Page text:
It will be interesting to see whether the taskforce tackles the Zellick Report ‘head on’. Whether or not it does, however, it seems likely that the taskforce’s Report will supercede Zellick and provide welcome guidance to Universities on handling these difficult issues.
In the meantime, this year’s hapless freshers happily have more immediate support in the form of Lady Gaga’s latest release.
The SEN reforms which came into force on 1 September 2014 are well-known. However, this regime does not apply to anyone who is detained in the criminal justice system. Instead, parallel but separate provision is made for “detained persons”, i.e. those aged 18 or under (but not those aged 19-25) who are subject to a detention order and detained in relevant youth accommodation.
That regime, which came into force on 1 April 2015, is set out in sections 70-75 of the Children and Families Act 2014, the Special Educational Needs and Disability (Detained Persons) Regulations 2015 and the revised version of the Code of Practice.
The importance of these new provisions is clear. The Explanatory Memorandum to the 2015 Regulations refers to 2010 research which showed that 18% of detained persons had a statement of special educational needs (compared to approximately 3% of under-19s overall) and over 60% had speech, language and communication needs.
The Explanatory Memorandum also acknowledged that these needs have frequently gone unmet due to the lack of awareness and lack of clearly defined responsibilities, and the stated aim is to provide a new approach to remedy this.
However, the way the relevant provisions are spread over the Act, the regulations and the Code of Practice does not always make it easy to understand them. To try and help with this I have drafted a note which attempts to summarise this new regime. It can be viewed or downloaded here.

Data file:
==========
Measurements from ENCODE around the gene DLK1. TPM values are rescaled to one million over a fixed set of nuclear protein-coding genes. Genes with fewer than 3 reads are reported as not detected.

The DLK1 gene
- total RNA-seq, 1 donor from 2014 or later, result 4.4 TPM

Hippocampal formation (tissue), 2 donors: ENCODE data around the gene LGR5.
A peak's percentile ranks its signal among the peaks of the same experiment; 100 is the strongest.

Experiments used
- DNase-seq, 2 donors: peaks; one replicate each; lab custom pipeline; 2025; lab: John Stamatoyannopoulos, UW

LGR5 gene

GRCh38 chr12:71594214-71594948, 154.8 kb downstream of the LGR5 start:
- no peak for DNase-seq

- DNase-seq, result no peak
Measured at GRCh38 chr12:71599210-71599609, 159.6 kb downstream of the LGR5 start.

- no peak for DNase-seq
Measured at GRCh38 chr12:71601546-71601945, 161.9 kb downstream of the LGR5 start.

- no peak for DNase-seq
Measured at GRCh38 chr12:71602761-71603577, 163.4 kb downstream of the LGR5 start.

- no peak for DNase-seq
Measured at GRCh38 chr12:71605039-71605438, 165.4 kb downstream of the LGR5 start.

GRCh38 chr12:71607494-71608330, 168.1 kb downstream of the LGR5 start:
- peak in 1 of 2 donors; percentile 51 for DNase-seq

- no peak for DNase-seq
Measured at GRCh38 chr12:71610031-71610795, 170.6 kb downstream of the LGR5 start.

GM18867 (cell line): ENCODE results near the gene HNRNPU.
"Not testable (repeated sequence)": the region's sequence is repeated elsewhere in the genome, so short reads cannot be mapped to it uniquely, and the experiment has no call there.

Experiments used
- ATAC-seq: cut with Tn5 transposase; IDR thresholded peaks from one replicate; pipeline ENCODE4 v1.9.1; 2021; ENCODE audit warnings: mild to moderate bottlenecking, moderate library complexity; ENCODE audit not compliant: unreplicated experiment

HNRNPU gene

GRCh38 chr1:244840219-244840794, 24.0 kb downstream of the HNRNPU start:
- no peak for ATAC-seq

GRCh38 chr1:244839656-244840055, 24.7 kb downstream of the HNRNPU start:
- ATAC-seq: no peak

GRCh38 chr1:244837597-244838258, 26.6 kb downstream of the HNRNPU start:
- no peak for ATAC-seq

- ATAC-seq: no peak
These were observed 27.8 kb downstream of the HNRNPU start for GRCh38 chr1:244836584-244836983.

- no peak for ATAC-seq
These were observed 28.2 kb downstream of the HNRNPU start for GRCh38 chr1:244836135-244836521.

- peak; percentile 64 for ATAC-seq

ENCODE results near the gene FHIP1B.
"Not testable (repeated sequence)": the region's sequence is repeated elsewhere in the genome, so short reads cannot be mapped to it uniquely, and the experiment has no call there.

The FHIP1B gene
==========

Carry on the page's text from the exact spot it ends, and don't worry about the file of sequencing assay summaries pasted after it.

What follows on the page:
I hope the note is of use and interest and would welcome any comments or feedback.
The Upper Tribunal has considered how the First-tier Tribunal should approach expert evidence about special educational needs and provision: The Royal Borough of Kensington and Chelsea v CD  UKUT 0396 (AAC).
In this case, the parents had appealed to the First-tier Tribunal (HESC) about the local authority’s SEN statement for B, who was almost 13 and profoundly deaf. There was a dispute about her special educational needs in relation to class size (Part 3 of the SEN statement) and also which school she should attend (Part 4).
The parents and the local authority each instructed an acoustic engineer to undertake an assessment of the acoustic characteristics of the two schools that were under consideration and each acoustic engineer produced a report. The expert instructed by the local authority concluded that both schools had acoustical strengths and weaknesses, but that relatively straightforward steps could be taken to resolve any issues. The expert instructed by the parents concluded that the noise levels at the local authority’s preferred school were low for a mainstream state school, but significantly higher than the noise levels expected in much smaller classes. His view was that it was very difficult to see how B would not be significantly disadvantaged by having even part of her learning in classes of 20 or more children and therefore the local authority’s preferred school was not suitable. Neither expert attended the hearing.
The First-tier Tribunal found that it was not appropriate for it to make findings of facts based on the expert reports, commenting that “The contents of the reports had not been agreed and the subject matter of the reports was highly technical. Given the importance of the evidence, if the subject matter and conclusions of the authors was disputed (and the parties indicated at the outset of the hearing that there was no dispute) then the authors of the reports should have been available to give evidence“. The Tribunal found that there should be a maximum class size of 20 (based on the evidence of the Educational Psychologist, SENCO and B’s mother).